“I wonder…” Those words shared by Dr. Jason Clark was meant to convey a particular posture in how we study and learn. I forget exactly the context in which it was shared, but it was one of his talks meant to encourage our cohort to hold our ideas, thoughts and learnings loosely. The memory still holds me captivated to that moment when I heard it afresh in the context of higher learning. These words evoke a kind of child-like playfulness, a naiveté, an invitation to imagine something else. For me, it gently invites me to a space in my mind where I just slow down in my thinking; to pause and reflect on my thoughts.
There was a time in my life when I tried to place ideas in sort of a binary form. Every idea in my mind went through a filter: either true or false; valid or invalid, warranted or unwarranted, etc.. My project was simply not to have gray areas in my thinking. There was simply no time and space for this. I had assumed that for anyone to be considered a good and clear thinker, he or she would have considered and settled the big ideas in philosophy and theology, i.e., nature of time, determinism vs. freewill, calvinism vs. arminianism, etc.. After all, theology was the “queen of the sciences” and once ruled the many domains of human knowledge. If there was anything important to be known, it was in these disciplines. My academic training, I’m afraid encouraged this attitude, but in the end served as a corrective.
Thank goodness I have sobered up. I no longer think this way. Besides, it was tiring and in the end intellectually dishonest. There were just too many occasions when I exclaimed “Wow! I once held this belief X so passionately and now know it to be false” that I had to stop and reevaluate how I had to come to know anything. My ego can only withstand enough of these before realizing I am in not omniscient. Pride has a way of hiding the obvious. I did not know it at the time, but I was getting introduced to intellectual humility, the virtue Richard Paul and Linda Elder write about in their chapter on Essential Intellectual Traits.1 It became clear. I realized that if I could be wrong on something I had previously not doubted, no beliefs of mine were impervious to further scrutiny.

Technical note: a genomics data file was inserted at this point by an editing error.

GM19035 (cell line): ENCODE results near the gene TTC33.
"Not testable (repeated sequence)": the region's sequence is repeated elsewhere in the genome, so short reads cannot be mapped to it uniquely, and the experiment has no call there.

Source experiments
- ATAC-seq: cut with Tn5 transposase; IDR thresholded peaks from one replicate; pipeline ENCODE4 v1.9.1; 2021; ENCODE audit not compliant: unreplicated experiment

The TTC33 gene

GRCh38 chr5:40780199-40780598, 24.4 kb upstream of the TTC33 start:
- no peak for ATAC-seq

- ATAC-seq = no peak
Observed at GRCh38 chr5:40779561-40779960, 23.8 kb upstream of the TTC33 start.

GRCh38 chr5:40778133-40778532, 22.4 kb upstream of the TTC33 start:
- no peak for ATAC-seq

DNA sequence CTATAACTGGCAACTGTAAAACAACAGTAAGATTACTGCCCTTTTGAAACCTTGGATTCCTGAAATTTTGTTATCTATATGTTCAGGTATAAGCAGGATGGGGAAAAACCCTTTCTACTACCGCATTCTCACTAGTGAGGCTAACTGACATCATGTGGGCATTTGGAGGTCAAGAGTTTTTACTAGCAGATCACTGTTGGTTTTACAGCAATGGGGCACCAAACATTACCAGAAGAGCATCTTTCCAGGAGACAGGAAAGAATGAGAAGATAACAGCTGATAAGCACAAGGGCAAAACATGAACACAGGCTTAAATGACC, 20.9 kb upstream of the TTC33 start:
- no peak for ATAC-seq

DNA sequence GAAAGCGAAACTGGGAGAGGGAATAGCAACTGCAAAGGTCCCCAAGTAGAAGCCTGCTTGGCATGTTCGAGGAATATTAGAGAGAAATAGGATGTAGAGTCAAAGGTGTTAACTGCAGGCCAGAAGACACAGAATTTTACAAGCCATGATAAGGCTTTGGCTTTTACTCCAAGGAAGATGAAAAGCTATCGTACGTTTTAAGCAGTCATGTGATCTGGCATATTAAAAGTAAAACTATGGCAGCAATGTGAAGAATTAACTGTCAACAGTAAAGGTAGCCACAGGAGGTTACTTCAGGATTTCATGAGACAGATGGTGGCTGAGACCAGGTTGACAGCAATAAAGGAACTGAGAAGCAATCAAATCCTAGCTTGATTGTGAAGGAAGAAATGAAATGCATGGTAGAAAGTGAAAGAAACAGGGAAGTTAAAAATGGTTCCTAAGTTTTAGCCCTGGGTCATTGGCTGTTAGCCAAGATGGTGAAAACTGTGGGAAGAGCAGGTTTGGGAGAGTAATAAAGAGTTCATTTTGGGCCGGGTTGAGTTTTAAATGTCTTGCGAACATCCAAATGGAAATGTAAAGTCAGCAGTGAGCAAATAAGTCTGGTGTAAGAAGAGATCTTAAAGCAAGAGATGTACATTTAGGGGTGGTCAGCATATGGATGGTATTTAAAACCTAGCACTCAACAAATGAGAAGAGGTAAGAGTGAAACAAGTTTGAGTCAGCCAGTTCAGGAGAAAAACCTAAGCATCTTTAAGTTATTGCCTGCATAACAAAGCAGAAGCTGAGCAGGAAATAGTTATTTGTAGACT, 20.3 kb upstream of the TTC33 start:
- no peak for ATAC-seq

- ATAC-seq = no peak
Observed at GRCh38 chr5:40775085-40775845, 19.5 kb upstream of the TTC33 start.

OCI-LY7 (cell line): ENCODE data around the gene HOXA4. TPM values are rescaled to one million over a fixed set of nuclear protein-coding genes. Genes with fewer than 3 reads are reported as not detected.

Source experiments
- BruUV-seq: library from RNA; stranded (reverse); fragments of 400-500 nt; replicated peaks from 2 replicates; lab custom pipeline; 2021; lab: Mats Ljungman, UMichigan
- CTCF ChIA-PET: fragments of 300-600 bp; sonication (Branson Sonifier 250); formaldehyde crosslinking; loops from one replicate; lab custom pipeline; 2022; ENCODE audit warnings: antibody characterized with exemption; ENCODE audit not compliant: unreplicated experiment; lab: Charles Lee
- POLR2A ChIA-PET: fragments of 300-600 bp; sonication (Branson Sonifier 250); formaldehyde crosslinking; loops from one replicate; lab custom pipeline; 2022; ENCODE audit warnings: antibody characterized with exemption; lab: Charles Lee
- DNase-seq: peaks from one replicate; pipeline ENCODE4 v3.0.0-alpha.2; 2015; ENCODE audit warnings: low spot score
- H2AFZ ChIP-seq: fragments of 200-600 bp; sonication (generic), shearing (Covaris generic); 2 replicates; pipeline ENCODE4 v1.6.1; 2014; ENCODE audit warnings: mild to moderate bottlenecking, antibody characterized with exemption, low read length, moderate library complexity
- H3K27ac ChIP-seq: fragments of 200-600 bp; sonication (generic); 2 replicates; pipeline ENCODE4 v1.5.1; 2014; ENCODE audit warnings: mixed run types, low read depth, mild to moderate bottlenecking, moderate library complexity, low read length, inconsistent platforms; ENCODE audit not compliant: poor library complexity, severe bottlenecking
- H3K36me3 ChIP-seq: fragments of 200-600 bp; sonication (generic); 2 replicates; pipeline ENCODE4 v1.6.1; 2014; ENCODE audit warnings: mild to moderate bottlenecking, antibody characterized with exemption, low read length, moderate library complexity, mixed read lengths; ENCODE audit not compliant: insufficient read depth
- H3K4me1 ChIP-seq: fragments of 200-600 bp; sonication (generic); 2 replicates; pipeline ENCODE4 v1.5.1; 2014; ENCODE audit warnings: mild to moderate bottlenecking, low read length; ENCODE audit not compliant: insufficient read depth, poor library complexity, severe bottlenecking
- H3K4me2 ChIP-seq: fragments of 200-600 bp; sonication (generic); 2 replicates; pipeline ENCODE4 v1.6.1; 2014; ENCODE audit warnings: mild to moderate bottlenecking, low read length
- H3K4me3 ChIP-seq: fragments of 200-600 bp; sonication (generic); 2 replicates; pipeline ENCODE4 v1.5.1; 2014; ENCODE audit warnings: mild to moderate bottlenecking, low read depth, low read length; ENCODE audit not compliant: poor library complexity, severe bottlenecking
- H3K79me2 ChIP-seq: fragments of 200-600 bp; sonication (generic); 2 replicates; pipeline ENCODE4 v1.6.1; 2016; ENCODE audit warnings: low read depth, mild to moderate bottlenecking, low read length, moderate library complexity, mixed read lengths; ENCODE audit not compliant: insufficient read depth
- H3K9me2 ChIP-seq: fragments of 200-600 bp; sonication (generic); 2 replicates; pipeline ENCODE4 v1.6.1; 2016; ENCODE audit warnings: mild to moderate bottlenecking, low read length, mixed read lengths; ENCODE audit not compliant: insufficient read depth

Did I succumb to wrong impressions about humility; the twisted notion that to be humble requires being a doormat? By God’s grace, no. Like I said earlier, I felt freer. Philip Dow in his book Virtuous Minds: Intellectual Character Development writes “intellectually humble people value truth over their egos’ need to be right, they are freed up to admit the limits of their own knowledge.”2 As an amateur Christian apologist it is easy to feel inadequate when I cannot give adequate answers to seekers’ questions. While it is no excuse to neglect doing the hard work of study, it is liberating to admit I do not know certain things, but I can always find out.
A prideful person does not listen to advice because of the predetermination that he or she is right. Scripture supports intellectual humility in ways we might have overlooked. Consider Proverbs 12:15 “The way of fools seems right to them, but the wise listen to advice.” Abraham Lincoln is arguably one of the best presidents in American history; famous for saving the Union, but not many know about his humility. One historian tells of a story about an occasion when Lincoln gave a direct order to Edwin Stanton that was disobeyed. Despite their differences, which was not a secret, one would have expected some deference on Stanton’s part since this was after the Civil War. Lincoln could have easily dismissed him for insubordination but instead decided to meet with him to listen to what others in Lincoln’s cabinet considered an insult. He said, “that is no insult, it an expression of opinion; and what troubles me most about it is that Stanton said it and Stanton is usually right.”3
When I think about Lincoln’s example of humility I am brought to new heights because with the Holy Spirit’s help we can be like him. And yet at the same time I am brought to new lows because there are not enough men and women today who come close to this. The reflective ministry practitioner in me asks the following: Do I exhibit the kind of intellectual humility in my research that I do not hesitate to ask for advice from my faculty advisor? Am I willing to go where truth leads and expose prejudices for what they are? Am I willing to listen to differing opinions with a predisposition to change my mind? I wonder.